Materials Science Research Lecture
New Materials from High Pressure
A large number of low-energy, metastable states lie slightly above the tie lines that connect thermodynamically stable points on the convex hull. Thus, for any particular system, it is statistically probable that a specific property exhibited by the ground-state structure is not the optimal one that is possible. It is therefore desirable to develop strategies for the synthesis of metastable materials, which may have alternative properties from the ground state. High pressure is an effective tool to access such new materials. Multiple allotropes and/or chemical compounds may be formed under high-pressure conditions, and some of these remain metastable under standard conditions with prospects for future applications. Here we provide an overview of how pressure can be used to create new materials. In particular, we present recent progress in the synthesis of "exotic" forms of silicon with improved optical and electronic properties when compared with the normal, diamond-structured counterpart. We describe a new class of diamond-like sp3 carbon-based clathrate materials comprised of truncated octahedral cages that trap metal atoms and provide tunable electronic structures. Finally, we present a computational framework for phase transition pathways that can be used to help guide synthesis, from precursor to product.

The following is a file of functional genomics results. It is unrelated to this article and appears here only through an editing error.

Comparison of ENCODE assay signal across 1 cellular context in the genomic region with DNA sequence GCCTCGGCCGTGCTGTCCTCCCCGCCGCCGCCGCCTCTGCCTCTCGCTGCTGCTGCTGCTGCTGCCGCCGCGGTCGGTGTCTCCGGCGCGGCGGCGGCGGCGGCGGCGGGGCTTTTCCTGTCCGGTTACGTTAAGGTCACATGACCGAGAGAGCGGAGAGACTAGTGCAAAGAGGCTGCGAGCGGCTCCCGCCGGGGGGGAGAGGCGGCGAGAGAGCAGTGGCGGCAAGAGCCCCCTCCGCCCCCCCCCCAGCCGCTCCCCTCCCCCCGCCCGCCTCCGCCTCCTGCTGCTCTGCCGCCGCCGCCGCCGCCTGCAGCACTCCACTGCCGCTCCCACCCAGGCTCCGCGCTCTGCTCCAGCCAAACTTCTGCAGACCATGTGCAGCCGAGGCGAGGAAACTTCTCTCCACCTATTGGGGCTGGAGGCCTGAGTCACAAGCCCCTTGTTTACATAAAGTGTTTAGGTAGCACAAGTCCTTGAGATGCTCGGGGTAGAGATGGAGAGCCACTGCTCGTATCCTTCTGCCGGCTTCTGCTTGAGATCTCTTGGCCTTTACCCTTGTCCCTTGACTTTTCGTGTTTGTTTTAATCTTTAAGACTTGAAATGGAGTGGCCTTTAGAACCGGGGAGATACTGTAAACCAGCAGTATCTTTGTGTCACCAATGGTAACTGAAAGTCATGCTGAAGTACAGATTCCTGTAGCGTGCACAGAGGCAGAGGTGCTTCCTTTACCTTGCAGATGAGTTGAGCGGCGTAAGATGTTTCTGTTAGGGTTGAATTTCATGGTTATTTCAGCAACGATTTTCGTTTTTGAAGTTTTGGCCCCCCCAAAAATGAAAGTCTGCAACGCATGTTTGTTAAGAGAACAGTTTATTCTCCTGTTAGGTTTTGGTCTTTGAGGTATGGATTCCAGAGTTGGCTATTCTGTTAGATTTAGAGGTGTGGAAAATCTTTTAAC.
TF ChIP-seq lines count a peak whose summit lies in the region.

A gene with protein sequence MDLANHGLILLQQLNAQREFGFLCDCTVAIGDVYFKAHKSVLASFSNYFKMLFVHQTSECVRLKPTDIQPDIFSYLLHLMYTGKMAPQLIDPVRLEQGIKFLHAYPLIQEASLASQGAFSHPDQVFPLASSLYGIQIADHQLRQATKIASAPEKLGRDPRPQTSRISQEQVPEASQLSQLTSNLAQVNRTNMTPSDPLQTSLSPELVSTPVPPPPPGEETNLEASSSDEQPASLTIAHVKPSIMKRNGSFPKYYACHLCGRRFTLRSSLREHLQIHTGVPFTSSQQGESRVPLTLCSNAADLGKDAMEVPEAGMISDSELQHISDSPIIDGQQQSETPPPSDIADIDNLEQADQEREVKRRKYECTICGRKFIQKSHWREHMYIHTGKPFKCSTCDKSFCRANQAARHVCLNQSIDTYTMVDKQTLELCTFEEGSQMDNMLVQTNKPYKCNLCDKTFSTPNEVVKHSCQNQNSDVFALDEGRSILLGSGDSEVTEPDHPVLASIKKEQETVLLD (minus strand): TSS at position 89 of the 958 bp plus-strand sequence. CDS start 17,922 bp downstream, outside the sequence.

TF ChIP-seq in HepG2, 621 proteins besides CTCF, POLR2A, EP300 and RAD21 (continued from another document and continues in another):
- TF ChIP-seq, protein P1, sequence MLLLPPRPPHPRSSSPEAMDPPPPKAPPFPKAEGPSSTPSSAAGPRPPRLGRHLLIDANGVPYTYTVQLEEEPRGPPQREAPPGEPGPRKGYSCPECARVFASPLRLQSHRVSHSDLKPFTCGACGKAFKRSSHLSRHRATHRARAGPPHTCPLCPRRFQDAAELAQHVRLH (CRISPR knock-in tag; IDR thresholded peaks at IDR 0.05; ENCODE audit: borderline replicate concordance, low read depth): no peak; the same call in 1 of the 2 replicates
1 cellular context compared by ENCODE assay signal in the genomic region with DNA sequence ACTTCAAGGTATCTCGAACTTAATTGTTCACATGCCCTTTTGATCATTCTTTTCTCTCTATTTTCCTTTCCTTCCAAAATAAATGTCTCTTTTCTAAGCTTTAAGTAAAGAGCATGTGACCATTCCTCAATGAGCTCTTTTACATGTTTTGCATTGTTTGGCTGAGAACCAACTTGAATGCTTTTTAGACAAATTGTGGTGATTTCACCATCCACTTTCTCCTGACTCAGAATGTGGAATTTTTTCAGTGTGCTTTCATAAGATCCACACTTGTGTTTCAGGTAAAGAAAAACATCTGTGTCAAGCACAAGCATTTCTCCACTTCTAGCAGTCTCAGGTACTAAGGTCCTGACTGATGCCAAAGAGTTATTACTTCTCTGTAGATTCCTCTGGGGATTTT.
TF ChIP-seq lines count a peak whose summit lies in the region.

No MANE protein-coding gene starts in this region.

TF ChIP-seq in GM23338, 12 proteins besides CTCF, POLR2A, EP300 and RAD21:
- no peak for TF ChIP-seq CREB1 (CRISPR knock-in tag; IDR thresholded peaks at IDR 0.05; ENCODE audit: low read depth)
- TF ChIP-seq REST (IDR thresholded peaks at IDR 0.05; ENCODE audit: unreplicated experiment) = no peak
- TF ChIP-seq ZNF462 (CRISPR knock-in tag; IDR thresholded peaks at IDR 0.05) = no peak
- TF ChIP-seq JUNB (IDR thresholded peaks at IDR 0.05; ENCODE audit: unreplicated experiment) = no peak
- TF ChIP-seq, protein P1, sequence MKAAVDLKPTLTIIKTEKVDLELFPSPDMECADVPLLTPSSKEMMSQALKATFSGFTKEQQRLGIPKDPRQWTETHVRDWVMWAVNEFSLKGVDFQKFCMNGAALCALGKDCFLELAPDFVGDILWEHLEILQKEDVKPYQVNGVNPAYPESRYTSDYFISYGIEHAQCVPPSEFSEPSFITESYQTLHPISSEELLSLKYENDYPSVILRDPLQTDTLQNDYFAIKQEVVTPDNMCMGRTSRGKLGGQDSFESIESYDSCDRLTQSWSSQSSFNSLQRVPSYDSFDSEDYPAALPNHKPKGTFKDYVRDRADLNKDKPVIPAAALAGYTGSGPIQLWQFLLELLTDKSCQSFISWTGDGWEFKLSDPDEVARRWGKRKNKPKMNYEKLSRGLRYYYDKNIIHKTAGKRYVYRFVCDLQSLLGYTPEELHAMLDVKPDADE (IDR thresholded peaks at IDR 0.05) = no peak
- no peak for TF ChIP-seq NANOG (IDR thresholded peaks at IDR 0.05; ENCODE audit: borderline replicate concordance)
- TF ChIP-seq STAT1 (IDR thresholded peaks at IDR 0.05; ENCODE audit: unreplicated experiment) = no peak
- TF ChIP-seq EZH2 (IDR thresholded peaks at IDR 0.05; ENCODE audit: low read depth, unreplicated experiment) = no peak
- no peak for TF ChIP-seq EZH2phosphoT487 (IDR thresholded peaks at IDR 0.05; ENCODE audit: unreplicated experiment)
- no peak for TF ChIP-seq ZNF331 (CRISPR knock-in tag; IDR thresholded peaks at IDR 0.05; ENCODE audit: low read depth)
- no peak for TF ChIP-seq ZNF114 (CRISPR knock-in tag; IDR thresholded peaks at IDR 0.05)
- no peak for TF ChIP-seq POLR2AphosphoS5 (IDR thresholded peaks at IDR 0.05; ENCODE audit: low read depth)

More about the Speaker:
Timothy (Tim) was born in Boulder, CO. With ambitions of becoming a pyrotechnics engineer, he set off to the Colorado School of Mines after graduating high school. This particular field of study was not offered in the curriculum, so he settled for the closest major (Chemical Engineering) and obtained a B.S. in 2004. Staying on at Mines for a Ph.D. (2008), he studied gas hydrates with Prof. E. Dendy Sloan where he developed a passion for novel energy materials, molecular compounds, thermodynamics and spectroscopy.
In 2008 Tim joined the Geophysical Laboratory of the Carnegie Institution of Washington as a Carnegie Postdoctoral Fellow. During his postdoc he became fascinated by high-pressure science. In 2010 he was appointed Research Scientist, then Staff Scientist in 2011. He is trying to make new materials with advanced properties using high- pressure techniques.
Contact: Jennifer Blankenship at 626-395-8124 firstname.lastname@example.org